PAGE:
Theresa May has been warned of trouble ahead on the EU Withdrawal Bill
Twelve Conservative MPs warned Theresa May they are ready to rebel over the Brexit Bill, within minutes of the legislation clearing its first Commons hurdle.
The dozen, mostly pro-EU, Tories scrambled to put their names to amendments – telling the Prime Minister she faces trouble if she refuses to cave in on so-called “Henry VIII powers”.
Some are demanding a written guarantee that any final Brexit deal must first be approved by MPs, an assurance given only verbally so far.
Other amendments tabled in the early hours of this morning aim to keep Britain in the EU single market and customs union, at least during a lengthy transitional period.
Labour is demanding that Parliament – not Downing Street – should not only shape the terms of a transition after EU departure in March 2019, but also determine how long it lasts.
It also wants to secure protections on human rights, workers’ rights, environmental standards and devolution to Scotland and Wales.
Keir Starmer, the Shadow Brexit Secretary, said Ms May had brought months of parliamentary trench warfare on herself, by refusing to listen to criticism of the EU Withdrawal Bill.
“Instead, she has adopted her normal blinkered approach and forced through a Bill that will need extensive amendment and improvement in a whole range of areas,” he said.
“This is likely to cause delays and division in Parliament, and the Prime Minister has nobody to blame but herself.”
The blizzard of amendments was allowed immediately after second reading the Bill, which was achieved just after midnight with a Government majority of 36.
The size of that majority was bolstered by seven pro-Brexit Labour rebels who defied Jeremy Corbyn to vote with the Tories and by a further six Labour abstentions.
Without abstentions, the Government has an effective Brexit majority in the Commons of between 25 and 30 – so more than 12 Tory rebels would threaten defeat in future votes.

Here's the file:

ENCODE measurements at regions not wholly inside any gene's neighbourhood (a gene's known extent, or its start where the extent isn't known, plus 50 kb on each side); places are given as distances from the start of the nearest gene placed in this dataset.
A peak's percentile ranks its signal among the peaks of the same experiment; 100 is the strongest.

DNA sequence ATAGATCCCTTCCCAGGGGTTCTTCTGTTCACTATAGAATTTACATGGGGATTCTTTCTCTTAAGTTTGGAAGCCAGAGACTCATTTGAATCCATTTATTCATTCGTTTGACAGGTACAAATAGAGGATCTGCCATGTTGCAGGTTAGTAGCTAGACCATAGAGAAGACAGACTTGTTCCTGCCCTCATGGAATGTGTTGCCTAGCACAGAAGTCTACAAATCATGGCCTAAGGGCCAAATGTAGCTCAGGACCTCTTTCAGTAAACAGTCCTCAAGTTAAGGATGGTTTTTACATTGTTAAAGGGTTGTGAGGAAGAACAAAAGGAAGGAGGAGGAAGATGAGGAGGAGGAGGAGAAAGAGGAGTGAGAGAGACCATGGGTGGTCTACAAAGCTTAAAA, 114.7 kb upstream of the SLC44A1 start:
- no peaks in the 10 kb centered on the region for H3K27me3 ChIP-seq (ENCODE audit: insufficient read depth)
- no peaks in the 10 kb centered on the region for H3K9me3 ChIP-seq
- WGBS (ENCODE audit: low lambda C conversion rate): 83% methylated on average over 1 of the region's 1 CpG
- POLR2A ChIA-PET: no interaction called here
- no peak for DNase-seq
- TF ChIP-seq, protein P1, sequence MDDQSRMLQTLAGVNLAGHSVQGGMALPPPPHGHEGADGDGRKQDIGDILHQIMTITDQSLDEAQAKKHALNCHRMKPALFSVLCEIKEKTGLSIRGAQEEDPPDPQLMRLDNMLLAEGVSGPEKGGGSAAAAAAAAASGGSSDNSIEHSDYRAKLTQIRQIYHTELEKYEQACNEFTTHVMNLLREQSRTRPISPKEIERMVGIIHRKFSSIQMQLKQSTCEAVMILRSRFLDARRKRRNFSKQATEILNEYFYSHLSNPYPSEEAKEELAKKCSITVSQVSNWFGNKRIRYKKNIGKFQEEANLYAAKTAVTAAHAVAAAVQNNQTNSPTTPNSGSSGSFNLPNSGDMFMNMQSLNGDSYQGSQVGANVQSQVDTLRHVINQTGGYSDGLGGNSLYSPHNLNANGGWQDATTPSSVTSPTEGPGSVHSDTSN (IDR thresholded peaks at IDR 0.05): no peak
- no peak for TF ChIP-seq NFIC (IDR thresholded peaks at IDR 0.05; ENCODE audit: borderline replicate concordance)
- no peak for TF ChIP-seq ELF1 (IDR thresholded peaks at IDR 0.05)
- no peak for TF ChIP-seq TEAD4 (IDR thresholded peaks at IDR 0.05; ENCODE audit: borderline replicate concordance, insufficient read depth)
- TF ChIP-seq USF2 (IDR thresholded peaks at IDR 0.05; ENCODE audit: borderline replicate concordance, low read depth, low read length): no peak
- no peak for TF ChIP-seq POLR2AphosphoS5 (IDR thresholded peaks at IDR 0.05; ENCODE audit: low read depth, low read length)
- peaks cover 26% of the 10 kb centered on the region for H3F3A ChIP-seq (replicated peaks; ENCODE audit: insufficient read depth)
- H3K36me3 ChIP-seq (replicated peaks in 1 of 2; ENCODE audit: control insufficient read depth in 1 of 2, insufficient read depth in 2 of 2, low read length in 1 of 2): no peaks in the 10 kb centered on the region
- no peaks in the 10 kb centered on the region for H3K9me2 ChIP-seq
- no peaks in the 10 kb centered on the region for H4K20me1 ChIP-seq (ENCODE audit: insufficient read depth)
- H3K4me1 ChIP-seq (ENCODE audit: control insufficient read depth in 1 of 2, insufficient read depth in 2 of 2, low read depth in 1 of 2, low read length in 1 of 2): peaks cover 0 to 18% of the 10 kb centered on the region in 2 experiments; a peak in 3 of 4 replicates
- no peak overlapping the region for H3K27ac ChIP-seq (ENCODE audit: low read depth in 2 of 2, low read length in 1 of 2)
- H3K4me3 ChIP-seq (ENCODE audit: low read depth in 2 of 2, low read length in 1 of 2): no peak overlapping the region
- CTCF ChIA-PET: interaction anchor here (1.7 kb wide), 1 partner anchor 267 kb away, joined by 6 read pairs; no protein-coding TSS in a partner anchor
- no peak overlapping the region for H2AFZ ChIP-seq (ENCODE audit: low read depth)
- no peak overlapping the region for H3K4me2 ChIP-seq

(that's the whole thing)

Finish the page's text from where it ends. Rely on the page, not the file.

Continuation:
Dominic Grieve, the former Conservative attorney general, said he would demand a further Bill once the nature of the Brexit deal is known, before the Withdrawal Bill can be enacted.
“I shall be doing my best to ensure the Bill is functional,” he said.
There will be eight days of line-by-line debate at committee stage of the Bill this autumn, each guaranteed to last for eight hours.
However, Justice Secretary David Lidington said the Government was “willing to consider” giving more time if there is “good reason”.
In the Lords – where peers could amend the Bill to secure a further referendum on the eventual deal – there is no time limit, so the legislation will be bogged down deep into 2018.
Tom Brake, the Liberal Democrat Brexit spokesman, turned his fire on the seven Labour rebels who helped hand the Government “sweeping anti-democratic powers”.
“A significant number walked hand in hand with the Tories and have given the Government extreme powers not seen since the Middle Ages,” he said.
The seven were Ronnie Campbell, Frank Field, Kate Hoey, Kelvin Hopkins, John Mann, Dennis Skinner and Graham Stringer.
Ms May said, in a statement, said backing for the bill “gives certainty and clarity ahead of our withdrawal from the European Union”.
“Although there is more to do, this decision means we can move on with negotiations with solid foundations and we continue to encourage MPs from all parts of the UK to work together in support of this vital piece of legislation,” she said.
Credit: Independent News